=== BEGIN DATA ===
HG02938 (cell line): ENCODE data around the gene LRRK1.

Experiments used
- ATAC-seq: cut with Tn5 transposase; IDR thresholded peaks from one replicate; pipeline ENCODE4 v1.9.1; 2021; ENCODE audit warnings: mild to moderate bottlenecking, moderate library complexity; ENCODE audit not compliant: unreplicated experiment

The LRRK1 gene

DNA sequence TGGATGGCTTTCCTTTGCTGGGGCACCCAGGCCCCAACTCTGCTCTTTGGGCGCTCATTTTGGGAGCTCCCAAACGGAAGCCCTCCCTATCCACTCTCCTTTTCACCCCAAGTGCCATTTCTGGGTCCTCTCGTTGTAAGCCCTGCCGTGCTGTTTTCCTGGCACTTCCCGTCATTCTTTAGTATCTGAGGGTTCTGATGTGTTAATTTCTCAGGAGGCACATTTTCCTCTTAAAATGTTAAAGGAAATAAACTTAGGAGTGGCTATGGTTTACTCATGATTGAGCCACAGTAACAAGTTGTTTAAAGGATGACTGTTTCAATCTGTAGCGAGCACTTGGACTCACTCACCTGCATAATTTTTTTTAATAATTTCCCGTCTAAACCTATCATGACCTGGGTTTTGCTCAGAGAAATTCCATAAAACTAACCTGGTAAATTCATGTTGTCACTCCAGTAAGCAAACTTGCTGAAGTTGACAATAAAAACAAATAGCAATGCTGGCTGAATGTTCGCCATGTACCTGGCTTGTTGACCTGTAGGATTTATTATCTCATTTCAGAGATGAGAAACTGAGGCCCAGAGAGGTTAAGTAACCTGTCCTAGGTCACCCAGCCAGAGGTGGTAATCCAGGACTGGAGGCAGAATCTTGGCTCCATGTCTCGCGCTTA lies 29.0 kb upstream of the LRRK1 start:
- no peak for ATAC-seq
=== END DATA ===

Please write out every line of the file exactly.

HG02938 (cell line): ENCODE data around the gene LRRK1.

Experiments used
- ATAC-seq: cut with Tn5 transposase; IDR thresholded peaks from one replicate; pipeline ENCODE4 v1.9.1; 2021; ENCODE audit warnings: mild to moderate bottlenecking, moderate library complexity; ENCODE audit not compliant: unreplicated experiment

The LRRK1 gene

DNA sequence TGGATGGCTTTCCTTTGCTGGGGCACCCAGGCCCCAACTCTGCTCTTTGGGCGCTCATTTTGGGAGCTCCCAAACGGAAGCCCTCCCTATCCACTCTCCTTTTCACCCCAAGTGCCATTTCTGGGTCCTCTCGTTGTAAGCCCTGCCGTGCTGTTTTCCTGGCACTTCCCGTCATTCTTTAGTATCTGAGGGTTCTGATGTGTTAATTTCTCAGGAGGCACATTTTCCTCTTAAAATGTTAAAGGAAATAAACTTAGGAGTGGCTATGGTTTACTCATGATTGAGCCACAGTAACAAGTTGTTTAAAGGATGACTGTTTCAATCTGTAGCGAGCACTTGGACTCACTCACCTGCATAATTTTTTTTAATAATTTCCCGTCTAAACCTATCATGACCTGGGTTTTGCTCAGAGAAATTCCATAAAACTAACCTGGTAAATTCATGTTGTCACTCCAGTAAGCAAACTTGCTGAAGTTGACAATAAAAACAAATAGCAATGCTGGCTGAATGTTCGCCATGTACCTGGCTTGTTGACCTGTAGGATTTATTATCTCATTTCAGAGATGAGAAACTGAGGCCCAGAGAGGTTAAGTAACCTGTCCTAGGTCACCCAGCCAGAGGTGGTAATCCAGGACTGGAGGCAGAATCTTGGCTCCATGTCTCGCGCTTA lies 29.0 kb upstream of the LRRK1 start:
- no peak for ATAC-seq